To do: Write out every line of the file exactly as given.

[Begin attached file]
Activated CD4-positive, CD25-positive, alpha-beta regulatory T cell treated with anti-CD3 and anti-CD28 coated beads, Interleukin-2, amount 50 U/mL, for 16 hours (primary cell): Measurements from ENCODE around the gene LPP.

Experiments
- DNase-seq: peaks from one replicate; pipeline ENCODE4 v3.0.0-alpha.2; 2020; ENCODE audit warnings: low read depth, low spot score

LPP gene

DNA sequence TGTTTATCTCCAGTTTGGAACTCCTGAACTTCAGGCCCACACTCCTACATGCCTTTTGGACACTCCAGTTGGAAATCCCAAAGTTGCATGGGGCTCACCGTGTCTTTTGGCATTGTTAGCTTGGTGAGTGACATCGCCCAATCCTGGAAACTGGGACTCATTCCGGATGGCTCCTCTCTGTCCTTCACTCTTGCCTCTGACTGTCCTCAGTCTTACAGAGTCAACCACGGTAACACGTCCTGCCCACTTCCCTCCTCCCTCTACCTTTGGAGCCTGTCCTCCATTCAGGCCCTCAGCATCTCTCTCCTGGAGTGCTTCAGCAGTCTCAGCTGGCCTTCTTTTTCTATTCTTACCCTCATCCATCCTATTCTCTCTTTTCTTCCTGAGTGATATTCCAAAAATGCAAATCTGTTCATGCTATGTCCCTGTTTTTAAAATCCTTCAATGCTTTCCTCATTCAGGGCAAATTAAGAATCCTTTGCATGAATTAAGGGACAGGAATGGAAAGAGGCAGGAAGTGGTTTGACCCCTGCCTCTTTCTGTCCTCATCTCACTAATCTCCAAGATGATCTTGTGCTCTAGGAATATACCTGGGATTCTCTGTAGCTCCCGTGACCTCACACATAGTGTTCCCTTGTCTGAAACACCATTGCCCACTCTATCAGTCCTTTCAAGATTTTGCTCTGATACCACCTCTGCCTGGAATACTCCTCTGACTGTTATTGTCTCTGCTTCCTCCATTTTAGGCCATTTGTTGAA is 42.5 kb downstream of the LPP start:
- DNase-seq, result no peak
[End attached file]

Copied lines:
Activated CD4-positive, CD25-positive, alpha-beta regulatory T cell treated with anti-CD3 and anti-CD28 coated beads, Interleukin-2, amount 50 U/mL, for 16 hours (primary cell): Measurements from ENCODE around the gene LPP.

Experiments
- DNase-seq: peaks from one replicate; pipeline ENCODE4 v3.0.0-alpha.2; 2020; ENCODE audit warnings: low read depth, low spot score

LPP gene

DNA sequence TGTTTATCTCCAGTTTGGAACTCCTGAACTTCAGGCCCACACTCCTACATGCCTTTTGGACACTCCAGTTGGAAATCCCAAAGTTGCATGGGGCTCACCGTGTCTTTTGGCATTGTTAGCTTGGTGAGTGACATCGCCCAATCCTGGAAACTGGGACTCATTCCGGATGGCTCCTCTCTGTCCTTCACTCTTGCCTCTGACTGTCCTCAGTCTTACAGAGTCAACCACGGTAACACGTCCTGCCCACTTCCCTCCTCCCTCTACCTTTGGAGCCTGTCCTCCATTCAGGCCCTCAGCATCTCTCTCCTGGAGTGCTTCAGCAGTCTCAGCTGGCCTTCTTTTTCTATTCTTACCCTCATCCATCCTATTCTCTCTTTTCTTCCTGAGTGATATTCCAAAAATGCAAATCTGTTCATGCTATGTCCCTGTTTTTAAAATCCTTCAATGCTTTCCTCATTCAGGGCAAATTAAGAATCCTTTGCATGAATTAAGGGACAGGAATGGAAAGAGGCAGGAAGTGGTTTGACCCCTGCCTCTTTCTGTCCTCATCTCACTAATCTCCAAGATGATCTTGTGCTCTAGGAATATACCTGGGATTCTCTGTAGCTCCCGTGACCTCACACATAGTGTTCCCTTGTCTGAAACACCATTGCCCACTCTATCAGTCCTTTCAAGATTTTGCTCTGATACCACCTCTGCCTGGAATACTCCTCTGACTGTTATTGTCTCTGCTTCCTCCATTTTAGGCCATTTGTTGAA is 42.5 kb downstream of the LPP start:
- DNase-seq, result no peak